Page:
How Digital Distraction Impacts Our Wellness?

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Average smartphone users touch their smartphones 2,617 times a day, and 70% of the U.S. residents are smartphone users.

Leaving numbers aside, we’ve all watched and felt smartphones gain importance in our life. This importance is due less to the devices themselves, and more to their ability to connect to the Internet.

We love:

• Staying connected
• Having the media at our fingertip
• Being able to access any information we need, from the weather forecast to the social media activity of someone we know
• Being able to stay connected to the people we see no matter where they are
• Having the possibility to express ourselves and make a stand for the things we believe in.

In theory, access to information and the added communication channels should make us smarter and help us live a better life. In practice, things look entirely different.

We become addicted to Internet use; we forget to stop eating, we fall victim to depression, we are unable to sleep correctly, are we inhibit our creativity.

No matter if we care to admit to it or not, digital distraction is a threat to our physical and mental wellness. The reasons are numerous, but let’s take a closer look at the most critical five of them in the following lines!

5 Reasons Why Digital Distraction Is a Danger to Our Wellness

how digital distraction impacts our wellness-alignthoughts

1. Digital Distraction Is Addictive

Excess use of the Internet can lead to Internet Addiction Disorder, not too different from addiction to drugs and alcohol. It physically changes the structure of the prefrontal brain, affecting the white and grey matter amount.

In doing so, it impacts the sufferer’s ability to focus, plan, and prioritize, determining the addicted to choosing Internet use over other essential tasks like working, eating, socializing, caring for their children, and more. In severe cases, Internet use can become a threat to the user’s life.

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2. Digital Distraction Leads to Overeating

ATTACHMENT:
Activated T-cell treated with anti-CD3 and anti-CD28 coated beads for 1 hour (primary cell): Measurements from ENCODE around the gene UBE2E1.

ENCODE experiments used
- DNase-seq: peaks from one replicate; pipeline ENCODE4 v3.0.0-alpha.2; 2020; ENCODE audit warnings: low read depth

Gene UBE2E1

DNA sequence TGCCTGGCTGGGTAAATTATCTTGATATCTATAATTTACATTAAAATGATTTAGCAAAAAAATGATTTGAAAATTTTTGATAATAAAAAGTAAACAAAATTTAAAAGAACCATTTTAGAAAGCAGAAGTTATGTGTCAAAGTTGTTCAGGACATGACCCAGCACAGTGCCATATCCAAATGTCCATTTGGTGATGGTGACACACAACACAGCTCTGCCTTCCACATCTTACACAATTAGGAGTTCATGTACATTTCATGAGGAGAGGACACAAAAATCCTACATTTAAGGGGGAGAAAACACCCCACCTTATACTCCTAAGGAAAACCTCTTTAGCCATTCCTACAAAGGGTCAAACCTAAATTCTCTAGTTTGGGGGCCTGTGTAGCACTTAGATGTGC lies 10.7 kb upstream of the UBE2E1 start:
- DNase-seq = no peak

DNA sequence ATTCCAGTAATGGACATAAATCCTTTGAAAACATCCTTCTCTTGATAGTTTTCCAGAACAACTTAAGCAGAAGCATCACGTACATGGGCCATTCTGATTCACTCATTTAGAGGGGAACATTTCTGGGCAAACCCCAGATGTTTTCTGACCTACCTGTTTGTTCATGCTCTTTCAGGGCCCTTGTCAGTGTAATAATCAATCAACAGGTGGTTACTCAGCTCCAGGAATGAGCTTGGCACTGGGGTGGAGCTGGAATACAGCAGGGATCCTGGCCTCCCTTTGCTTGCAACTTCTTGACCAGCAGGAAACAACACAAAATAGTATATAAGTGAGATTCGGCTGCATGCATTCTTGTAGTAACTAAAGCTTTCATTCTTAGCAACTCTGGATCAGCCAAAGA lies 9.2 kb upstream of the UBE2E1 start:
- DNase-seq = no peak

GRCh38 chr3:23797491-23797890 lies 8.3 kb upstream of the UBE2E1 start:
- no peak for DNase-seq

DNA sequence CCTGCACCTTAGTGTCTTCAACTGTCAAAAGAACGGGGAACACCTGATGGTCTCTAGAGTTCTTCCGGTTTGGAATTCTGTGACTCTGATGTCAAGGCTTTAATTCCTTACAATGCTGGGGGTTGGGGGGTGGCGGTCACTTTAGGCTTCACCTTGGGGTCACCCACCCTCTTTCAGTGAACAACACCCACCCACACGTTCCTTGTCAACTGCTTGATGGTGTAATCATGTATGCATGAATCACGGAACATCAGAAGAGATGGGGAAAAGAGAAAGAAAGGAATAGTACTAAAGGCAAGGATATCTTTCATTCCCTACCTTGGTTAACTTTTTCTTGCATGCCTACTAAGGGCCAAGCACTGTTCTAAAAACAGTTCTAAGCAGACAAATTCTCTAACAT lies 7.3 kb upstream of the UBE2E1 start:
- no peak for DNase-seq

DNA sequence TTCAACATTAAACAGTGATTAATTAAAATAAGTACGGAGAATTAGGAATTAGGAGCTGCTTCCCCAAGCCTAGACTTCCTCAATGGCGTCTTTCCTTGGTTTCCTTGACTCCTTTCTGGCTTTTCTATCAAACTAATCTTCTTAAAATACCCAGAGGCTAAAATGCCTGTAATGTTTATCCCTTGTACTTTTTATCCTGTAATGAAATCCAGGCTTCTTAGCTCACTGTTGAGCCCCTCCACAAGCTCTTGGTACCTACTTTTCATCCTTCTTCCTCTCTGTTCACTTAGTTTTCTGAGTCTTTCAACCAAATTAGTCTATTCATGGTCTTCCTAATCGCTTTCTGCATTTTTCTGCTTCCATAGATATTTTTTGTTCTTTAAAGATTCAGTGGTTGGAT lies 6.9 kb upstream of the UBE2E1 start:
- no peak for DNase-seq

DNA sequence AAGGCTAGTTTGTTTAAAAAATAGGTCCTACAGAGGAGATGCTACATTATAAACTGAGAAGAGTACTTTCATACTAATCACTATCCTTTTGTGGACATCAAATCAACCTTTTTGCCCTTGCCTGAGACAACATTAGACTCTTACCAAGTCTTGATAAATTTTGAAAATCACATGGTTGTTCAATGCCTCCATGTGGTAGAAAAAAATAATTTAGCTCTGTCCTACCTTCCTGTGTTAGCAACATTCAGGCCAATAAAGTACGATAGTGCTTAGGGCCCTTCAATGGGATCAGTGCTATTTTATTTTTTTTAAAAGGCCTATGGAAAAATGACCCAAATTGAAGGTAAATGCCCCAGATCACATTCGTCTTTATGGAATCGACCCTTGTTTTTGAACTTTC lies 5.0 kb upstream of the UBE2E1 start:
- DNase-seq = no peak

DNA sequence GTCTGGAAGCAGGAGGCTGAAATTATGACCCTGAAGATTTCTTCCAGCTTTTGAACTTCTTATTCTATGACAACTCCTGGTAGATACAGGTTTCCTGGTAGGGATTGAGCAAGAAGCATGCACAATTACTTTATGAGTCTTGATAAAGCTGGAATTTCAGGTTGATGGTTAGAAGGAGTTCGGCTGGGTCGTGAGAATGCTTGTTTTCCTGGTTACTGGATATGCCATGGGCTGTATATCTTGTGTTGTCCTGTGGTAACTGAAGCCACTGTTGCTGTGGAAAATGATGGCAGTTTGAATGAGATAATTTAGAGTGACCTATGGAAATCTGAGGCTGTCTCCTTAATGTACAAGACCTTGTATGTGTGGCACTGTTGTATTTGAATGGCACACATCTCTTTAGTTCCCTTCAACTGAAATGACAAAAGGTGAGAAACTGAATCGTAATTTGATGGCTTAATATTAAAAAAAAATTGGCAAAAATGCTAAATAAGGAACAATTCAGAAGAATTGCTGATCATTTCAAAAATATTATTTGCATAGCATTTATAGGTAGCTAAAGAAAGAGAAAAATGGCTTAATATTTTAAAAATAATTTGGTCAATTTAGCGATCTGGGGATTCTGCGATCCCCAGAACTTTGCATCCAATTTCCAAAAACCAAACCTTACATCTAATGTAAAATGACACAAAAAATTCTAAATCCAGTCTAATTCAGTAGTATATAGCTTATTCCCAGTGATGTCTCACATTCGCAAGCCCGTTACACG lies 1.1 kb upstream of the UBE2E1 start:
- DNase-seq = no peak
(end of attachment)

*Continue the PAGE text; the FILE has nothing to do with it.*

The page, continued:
The conclusion was reached following several scientific studies focusing on the impact of distraction on eating habits. The most important of them were performed in 2010 and 2013. They both showed that people whose attention is distracted from their food tend to eat more.

https://www.alignthoughts.com/why-taking-a-break-from-social-media-can-be-good/

In turn, overeating can lead to a plethora of related conditions, from obesity and cardiovascular disease to diabetes, and more. Just like watching TV while eating makes people forget to stop and eat more than they need, internet use puts them on autopilot and determines them to keep eating even after they have had enough.

3. Digital Distraction Leads to Depression

A 2015 study links the Internet, and especially social media use to depression. This connection was also established by the researchers at the School of Medicine within the University of Pittsburgh, who found that the more time adults spend on social media, the higher the risk of developing depression gets.

At the same time, the Royal Society for Public Health and Young Health Movement confirmed that social media use could lead to depression and anxiety.

People use the Internet to follow those around them and keep up with the news. However, many Internet users distort the truth on the Internet, approximately 75% of them, according to Naked Security, presenting only the good in their life. Upon comparing what their peers post online with their reality, many end up depressed.

4. Digital Distraction Leads to Insufficient and Poor Quality Sleep